Exercising before a nap benefits memory better than napping or exercising alone

Mograss, M., Crosetta, M., Abi-Jaoude, J., Frolova, E., Robertson, E. M. , Pepin, V. and Dang-Vu, T. T. (2020) Exercising before a nap benefits memory better than napping or exercising alone. Sleep, 43(9), zsaa062. (doi: 10.1093/sleep/zsaa062)

Full text not currently available from Enlighten.


Sleep leads to the enhancement of memory, and physical exercise also improves memory along with beneficial effects on sleep quality. Potentially, sleep and exercise may operate independently upon memory; alternatively, they may operate synergistically to boost memory above and beyond exercise or sleep alone. We tested this hypothesis in 115 young healthy adults (23 ± 3.9 years) randomly allocated to one of the four conditions in a 2 (exercise vs. no exercise) × 2 (nap vs. no nap) design. The exercise intervention consisted of a 40-minute, moderate intensity cycling, while the no exercise condition was an equivalent period of rest. This was followed by a learning session in which participants memorized a set of 45 neutral pictures for a later test. Subsequently, participants were exposed to either a 60-minute sleep period (nap) or an equivalent time of resting wakefulness, followed by a visual recognition test. We found a significant interaction between the effects of exercise and nap (p = 0.014, η p2 = 0.053), without significant main effects of exercise or nap conditions. Participants who experienced both exercise plus nap were significantly more accurate (83.8 ± 2.9) than those who only napped (81.1 ± 5.4, p = 0.027) and those who only exercised (78.6 ± 10.3, p = 0.012). Within the combined nap plus exercise group, higher recognition accuracies were associated with higher sleep spindle densities (r = 0.46, p = 0.015). Our results demonstrate that short-term exercise and a nap improve recognition memory over a nap or exercise alone. Exercise and sleep are not independent factors operating separately upon memory but work together to enhance long-term memory.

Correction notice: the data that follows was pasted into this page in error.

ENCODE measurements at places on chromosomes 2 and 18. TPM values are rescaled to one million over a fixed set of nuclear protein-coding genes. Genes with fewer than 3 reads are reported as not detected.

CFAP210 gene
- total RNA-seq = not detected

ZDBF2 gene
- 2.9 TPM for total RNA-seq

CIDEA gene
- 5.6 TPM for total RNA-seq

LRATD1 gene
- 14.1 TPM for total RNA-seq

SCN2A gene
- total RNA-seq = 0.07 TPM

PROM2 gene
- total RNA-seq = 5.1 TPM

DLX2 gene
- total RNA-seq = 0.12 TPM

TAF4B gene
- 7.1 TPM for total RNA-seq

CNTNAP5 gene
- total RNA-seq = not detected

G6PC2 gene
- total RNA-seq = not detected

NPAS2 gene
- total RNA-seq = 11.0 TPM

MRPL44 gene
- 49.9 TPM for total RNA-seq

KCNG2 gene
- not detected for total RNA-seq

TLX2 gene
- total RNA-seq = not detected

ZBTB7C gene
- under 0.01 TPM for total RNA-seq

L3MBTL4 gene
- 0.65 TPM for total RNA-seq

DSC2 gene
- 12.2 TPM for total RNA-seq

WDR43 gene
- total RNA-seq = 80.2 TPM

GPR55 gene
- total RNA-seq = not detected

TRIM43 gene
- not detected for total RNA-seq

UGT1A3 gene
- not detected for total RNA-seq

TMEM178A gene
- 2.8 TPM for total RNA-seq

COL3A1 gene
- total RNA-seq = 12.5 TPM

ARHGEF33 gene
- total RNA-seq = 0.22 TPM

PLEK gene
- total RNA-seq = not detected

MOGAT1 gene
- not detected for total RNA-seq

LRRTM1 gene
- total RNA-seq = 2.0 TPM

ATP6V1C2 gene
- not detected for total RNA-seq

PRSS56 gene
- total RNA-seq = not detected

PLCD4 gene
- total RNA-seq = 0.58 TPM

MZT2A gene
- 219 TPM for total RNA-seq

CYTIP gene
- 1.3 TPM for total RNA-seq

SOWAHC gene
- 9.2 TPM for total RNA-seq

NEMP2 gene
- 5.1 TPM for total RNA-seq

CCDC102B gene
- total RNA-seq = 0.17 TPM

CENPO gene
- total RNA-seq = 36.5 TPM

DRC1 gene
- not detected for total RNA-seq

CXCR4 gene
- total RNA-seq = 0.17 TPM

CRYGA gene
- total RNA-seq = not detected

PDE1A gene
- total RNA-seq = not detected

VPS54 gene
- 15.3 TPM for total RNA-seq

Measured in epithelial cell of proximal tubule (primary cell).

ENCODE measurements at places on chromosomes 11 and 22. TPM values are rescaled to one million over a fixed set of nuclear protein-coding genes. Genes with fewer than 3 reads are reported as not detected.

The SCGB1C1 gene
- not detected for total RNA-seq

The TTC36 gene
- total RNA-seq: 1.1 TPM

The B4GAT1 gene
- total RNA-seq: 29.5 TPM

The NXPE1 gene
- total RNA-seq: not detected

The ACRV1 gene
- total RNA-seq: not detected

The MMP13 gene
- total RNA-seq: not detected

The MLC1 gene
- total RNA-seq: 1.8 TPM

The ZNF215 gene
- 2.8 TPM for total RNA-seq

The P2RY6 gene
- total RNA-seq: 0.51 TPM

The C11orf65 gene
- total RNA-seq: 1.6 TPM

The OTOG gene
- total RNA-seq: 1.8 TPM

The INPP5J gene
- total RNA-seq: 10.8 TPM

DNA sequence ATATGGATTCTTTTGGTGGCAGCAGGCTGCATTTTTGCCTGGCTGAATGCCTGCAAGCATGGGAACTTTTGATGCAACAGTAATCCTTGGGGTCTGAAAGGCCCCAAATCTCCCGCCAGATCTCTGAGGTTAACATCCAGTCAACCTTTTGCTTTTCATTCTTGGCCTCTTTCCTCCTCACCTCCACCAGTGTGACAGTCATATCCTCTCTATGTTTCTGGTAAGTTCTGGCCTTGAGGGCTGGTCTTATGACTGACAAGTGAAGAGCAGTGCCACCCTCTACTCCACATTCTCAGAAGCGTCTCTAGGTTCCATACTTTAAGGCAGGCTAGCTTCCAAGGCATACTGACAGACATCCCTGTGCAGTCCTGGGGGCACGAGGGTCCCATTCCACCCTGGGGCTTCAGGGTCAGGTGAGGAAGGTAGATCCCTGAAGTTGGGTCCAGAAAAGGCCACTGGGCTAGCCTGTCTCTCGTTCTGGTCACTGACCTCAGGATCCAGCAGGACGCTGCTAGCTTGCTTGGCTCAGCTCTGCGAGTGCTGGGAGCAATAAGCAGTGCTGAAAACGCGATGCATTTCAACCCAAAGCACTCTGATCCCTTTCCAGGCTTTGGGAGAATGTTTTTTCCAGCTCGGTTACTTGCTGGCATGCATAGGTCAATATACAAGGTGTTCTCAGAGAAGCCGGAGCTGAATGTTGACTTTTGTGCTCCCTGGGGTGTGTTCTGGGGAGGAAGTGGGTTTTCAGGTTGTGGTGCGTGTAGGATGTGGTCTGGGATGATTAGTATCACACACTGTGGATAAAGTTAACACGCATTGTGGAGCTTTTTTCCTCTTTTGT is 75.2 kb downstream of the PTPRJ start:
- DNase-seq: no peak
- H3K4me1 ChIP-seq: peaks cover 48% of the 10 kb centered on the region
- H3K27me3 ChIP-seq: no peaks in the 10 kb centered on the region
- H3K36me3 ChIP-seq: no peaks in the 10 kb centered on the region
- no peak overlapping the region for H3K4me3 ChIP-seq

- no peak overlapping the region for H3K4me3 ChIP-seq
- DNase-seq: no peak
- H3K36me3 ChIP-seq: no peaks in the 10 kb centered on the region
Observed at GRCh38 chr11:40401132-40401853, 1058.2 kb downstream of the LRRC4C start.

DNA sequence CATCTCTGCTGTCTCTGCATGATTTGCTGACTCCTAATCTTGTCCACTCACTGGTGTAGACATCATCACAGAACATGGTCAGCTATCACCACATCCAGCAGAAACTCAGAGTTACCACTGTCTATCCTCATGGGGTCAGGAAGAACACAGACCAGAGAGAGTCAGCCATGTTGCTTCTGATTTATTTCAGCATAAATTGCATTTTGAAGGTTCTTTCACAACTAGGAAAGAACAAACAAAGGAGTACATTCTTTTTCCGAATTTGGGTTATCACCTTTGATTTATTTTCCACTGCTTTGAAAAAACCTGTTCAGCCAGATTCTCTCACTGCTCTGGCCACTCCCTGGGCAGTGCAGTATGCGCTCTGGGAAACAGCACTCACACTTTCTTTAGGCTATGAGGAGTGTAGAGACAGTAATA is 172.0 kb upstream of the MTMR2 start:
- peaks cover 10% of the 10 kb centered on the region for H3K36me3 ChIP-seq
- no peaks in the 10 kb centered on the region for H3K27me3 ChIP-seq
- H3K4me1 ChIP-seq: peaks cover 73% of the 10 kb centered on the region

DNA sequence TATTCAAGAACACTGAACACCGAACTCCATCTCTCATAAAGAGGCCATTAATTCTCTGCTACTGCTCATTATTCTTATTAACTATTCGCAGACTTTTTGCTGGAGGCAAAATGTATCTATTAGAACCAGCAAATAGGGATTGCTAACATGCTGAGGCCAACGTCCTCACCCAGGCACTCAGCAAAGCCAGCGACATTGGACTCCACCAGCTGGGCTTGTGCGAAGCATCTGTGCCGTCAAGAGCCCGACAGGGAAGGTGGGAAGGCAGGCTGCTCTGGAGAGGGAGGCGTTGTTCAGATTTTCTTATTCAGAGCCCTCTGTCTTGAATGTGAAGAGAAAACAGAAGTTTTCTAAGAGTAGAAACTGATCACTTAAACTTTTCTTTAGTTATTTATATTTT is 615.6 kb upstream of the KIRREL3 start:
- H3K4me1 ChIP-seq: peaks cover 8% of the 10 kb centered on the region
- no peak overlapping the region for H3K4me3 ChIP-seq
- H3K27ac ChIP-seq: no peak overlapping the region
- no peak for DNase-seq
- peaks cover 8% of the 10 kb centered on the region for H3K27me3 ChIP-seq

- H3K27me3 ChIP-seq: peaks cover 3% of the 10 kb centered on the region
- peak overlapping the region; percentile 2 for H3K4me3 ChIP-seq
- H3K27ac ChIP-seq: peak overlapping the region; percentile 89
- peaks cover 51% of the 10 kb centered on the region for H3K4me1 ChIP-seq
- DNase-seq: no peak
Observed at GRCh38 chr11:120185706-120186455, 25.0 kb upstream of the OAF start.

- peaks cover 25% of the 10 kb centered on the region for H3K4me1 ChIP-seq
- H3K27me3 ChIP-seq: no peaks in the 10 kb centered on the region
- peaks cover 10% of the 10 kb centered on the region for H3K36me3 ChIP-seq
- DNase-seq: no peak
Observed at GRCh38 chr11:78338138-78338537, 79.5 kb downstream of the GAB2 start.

Item Type:Articles
Additional Information:Funding: This research was supported by the American Sleep Medicine Foundation Focus Project Award (MM, TDV), the Natural Sciences and Engineering Research Council of Canada (TDV), and the Canada Foundation for Innovation (TDV). TDV is also supported by the Canadian Institutes of Health Research (MOP 142191, PJT 153115, PJT 156125, and PJT 166167), the Fonds de Recherche du Québec—Santé and Concordia University.
Keywords:Physiology (medical), Clinical Neurology
Glasgow Author(s) Enlighten ID:Robertson, Professor Edwin
Authors: Mograss, M., Crosetta, M., Abi-Jaoude, J., Frolova, E., Robertson, E. M., Pepin, V., and Dang-Vu, T. T.
College/School:College of Medical Veterinary and Life Sciences > Institute of Neuroscience and Psychology
Journal Name:Sleep
Publisher:Oxford University Press
ISSN (Online):1550-9109
Published Online:01 April 2020

University Staff: Request a correction | Enlighten Editors: Update this record